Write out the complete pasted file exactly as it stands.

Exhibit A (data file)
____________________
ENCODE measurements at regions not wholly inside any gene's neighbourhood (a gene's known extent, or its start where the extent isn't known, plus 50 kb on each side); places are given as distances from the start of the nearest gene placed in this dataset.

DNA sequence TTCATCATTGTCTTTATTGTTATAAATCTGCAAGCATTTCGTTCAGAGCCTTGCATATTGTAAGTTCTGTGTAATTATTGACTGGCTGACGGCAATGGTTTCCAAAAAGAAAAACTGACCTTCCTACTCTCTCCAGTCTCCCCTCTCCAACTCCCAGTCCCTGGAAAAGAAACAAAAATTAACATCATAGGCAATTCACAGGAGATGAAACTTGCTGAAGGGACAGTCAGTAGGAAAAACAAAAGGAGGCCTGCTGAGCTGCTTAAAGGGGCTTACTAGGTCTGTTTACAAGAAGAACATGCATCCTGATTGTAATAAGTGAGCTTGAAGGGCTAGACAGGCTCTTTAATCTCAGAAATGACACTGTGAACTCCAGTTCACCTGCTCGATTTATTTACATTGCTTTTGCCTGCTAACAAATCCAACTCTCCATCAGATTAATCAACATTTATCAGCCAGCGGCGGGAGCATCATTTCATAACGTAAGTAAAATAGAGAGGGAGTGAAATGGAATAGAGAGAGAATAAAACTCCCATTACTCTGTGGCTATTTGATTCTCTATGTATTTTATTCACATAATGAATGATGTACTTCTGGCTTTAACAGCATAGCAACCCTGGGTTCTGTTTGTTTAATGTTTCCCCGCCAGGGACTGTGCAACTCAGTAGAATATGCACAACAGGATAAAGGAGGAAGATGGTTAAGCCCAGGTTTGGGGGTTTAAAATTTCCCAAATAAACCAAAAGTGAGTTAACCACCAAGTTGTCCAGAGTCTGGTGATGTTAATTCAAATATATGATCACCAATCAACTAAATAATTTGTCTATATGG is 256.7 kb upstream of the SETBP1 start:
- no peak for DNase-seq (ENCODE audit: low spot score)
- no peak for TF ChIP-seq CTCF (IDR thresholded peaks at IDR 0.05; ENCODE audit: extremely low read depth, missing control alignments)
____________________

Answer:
ENCODE measurements at regions not wholly inside any gene's neighbourhood (a gene's known extent, or its start where the extent isn't known, plus 50 kb on each side); places are given as distances from the start of the nearest gene placed in this dataset.

DNA sequence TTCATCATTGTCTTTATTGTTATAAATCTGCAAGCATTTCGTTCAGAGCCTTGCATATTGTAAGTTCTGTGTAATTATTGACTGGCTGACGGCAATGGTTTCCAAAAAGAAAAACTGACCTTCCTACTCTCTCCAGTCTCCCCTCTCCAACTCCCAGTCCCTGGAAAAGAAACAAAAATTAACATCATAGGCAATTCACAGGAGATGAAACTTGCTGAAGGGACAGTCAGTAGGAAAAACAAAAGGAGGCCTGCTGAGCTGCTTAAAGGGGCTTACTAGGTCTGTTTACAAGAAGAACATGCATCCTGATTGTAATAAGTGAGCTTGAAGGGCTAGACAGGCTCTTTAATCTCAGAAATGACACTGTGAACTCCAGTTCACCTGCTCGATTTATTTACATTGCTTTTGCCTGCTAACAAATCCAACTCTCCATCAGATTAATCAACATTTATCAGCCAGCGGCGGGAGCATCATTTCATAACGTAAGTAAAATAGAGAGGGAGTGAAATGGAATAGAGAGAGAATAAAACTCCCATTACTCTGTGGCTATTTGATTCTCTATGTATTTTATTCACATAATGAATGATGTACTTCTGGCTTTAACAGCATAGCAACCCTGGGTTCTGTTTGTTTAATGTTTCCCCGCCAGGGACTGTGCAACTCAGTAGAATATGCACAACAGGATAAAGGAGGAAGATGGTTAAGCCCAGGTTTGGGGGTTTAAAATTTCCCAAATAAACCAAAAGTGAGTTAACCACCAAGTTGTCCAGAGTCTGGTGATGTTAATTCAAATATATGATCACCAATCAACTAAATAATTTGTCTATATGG is 256.7 kb upstream of the SETBP1 start:
- no peak for DNase-seq (ENCODE audit: low spot score)
- no peak for TF ChIP-seq CTCF (IDR thresholded peaks at IDR 0.05; ENCODE audit: extremely low read depth, missing control alignments)